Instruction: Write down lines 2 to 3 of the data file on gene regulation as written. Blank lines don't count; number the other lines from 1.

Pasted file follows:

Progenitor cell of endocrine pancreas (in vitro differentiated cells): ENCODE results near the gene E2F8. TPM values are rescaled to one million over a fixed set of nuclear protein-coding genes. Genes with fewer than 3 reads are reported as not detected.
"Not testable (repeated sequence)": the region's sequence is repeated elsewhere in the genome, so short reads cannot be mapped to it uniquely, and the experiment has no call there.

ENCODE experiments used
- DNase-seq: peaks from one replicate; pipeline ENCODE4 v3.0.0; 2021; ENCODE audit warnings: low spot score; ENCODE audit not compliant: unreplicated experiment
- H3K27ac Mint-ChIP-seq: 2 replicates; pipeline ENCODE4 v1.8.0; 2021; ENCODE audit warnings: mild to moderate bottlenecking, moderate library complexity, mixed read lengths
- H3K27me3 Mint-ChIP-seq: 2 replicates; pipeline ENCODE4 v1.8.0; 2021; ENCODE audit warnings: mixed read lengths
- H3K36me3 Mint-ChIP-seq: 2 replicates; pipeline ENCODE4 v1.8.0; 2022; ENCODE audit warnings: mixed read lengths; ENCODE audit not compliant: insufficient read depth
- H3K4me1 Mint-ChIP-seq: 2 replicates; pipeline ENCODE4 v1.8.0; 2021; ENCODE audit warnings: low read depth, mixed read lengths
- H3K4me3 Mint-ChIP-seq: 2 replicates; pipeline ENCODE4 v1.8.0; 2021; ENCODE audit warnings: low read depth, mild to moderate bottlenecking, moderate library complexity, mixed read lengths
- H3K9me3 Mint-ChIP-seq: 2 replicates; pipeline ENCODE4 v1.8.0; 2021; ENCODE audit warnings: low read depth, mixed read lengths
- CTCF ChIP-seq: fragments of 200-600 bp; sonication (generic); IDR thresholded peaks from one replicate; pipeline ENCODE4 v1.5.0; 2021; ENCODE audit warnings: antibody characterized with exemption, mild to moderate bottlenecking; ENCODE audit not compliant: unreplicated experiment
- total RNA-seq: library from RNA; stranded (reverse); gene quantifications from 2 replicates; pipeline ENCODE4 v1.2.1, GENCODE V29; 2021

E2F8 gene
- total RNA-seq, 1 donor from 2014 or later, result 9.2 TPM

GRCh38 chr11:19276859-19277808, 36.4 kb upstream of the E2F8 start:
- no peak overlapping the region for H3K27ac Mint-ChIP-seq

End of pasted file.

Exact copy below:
"Not testable (repeated sequence)": the region's sequence is repeated elsewhere in the genome, so short reads cannot be mapped to it uniquely, and the experiment has no call there.

ENCODE experiments used